DFF – Design For Fabrication – How to check a solder mask?

DFF – Design For Fabrication – How to check a solder mask?

In diesem Artikel auf Englisch erklärt Hans Hartmann, Sales Manager DACH von Cadlog GmbH, wie man eine Lötmaske überprüft. Recently I was asked what software tools I recommend for PCB (Printed Circuit Board) solder mask checks. So I wanted to write a small article about "DFF" (Design For Fabrication) checks.

"DFF" shall mean, we want to follow rules to ensure, that the PCB fabricator doesn’t have problems in manufacturing.

"DFM" (Design for Manufacturing) shall mean, we want to follow rules to ensure, that during PCB assembly and test, we don’t have problems in manufacturing.

Is this obvious?

Every PCB-Layout design is made, because we want to manufacture it later on.

Is this still obvious?

We do not want problems during manufacturing, because this will cost money.

I expect everyone agrees to both above statements, nevertheless, I am seeing many PCB-Designers who do not make use of DFF or DFM checking methods. Of course the more experienced a PCB-Designer is, the more he knows what to look for in his own designs. Nevertheless, you have so many rules to follow, it might be wise to consider software assistance. But let us first review the kind of problems I am talking about. Let me make simple, yet striking example – about solder mask (SM).

A solder mask or solder resist is a coating layer on the surfaces of our PCBs. It gives us protection against corrosion, improves dielectric strength. Of course, on top of solder pads, we don’t want a solder resist, so we have there a “SMO” Solder Mask Opening.

A solder mask has to fulfill a couple of design rules as you can see in the following illustration which I found in [1]. In orange color we have the copper and the solder mask is in green.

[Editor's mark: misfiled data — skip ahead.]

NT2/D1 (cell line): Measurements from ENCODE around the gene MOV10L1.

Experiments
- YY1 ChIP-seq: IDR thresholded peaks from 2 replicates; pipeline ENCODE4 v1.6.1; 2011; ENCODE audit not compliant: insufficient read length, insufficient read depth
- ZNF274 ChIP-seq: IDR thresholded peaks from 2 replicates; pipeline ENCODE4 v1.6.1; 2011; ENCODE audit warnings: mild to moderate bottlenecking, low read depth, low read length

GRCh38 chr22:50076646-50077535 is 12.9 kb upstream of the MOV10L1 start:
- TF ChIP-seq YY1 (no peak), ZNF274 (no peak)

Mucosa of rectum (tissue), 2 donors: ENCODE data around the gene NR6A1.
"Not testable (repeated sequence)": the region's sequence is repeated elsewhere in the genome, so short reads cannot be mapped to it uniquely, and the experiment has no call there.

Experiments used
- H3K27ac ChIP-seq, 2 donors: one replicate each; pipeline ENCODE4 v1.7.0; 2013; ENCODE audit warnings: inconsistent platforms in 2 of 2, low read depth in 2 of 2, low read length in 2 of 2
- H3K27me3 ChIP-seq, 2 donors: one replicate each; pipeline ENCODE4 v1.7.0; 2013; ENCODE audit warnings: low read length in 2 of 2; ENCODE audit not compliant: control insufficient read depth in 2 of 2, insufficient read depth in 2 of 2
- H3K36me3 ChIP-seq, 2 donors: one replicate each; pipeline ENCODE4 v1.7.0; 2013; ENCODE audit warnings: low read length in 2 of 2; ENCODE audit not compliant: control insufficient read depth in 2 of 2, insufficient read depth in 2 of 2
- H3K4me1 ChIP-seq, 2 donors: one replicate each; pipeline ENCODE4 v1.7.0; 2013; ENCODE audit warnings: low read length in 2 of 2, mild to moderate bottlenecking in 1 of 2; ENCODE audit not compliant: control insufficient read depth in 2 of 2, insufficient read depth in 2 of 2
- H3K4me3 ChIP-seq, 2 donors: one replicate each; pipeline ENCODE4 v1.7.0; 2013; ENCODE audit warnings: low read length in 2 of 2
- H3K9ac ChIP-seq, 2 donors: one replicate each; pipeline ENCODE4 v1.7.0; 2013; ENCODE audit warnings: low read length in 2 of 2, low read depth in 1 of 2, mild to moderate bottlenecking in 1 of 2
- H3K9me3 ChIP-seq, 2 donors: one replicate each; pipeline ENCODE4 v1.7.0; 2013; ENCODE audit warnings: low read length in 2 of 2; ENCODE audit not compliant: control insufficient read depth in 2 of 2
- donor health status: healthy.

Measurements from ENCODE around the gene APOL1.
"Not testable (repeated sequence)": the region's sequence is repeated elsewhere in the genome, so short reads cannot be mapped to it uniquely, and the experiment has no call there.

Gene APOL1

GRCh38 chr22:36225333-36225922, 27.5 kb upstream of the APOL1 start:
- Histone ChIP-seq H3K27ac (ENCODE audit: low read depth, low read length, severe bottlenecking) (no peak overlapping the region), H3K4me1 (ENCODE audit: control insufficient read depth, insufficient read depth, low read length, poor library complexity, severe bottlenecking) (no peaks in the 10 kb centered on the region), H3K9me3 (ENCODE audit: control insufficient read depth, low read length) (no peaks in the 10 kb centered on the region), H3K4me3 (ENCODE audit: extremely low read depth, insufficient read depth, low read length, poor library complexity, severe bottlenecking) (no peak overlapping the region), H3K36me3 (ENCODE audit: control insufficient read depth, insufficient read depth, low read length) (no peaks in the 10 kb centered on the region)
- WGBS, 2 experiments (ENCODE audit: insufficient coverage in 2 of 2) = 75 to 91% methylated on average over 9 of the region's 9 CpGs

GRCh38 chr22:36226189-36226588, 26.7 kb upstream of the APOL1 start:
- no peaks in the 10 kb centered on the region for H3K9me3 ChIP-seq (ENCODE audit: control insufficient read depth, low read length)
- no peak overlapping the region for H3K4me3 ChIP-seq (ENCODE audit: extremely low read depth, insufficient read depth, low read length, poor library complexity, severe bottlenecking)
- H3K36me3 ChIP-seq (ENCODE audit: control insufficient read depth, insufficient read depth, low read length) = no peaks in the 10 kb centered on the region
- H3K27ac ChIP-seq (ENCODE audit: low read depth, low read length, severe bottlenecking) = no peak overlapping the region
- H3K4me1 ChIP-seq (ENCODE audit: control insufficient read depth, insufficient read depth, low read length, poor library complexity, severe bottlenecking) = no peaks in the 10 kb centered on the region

• SM must have some "clearance" against solder-pad (eg. 50um)
  • SM over traces must have some minimum cover, otherwise might detach (eg. 100um)
  • Between SMO, you will create "Bridge" which has to have a minimum size (eg. 80um)

Please review those values from the design rules that your fabricator specifies.

What could go wrong?

If such rules are violated in your designs, it can mean that SM might not properly manufacture which can impact quality of your soldering process during assembly. For example, if a "bridge" is too small, small slivers of solder resist can detach and in worst case stay on top of a solder pad surface. This pad then cannot be soldered properly anymore.

Now let us see what else can happen due to the solder mask misalignment against the copper image. Why is there a misalignment between copper image and solder mask at all? Recall, that PCBs get fabricated on larger "fabrication panels", eg. 500mm x 500mm filled up with your "assembly panels" which themselves carry one or more of your single PCB.

Now recall how the multi-layer PCB is treated until it is covered with solder resist. During putting the "cores" and "laminates" together, they are treated with eg. 15 bar of pressure. Do you think, the conductive pattern which you designed in your PCB tool is exactly at the coordinates that you specified – of course not. Ask your fabricator about this parameter, but assume on a distance of 10cm, maybe you have a position accuracy of +/- 10um. Now think on the panel level, it could mean your "conductive pattern" are dispositioned by maybe 50um from the origin - on panel level.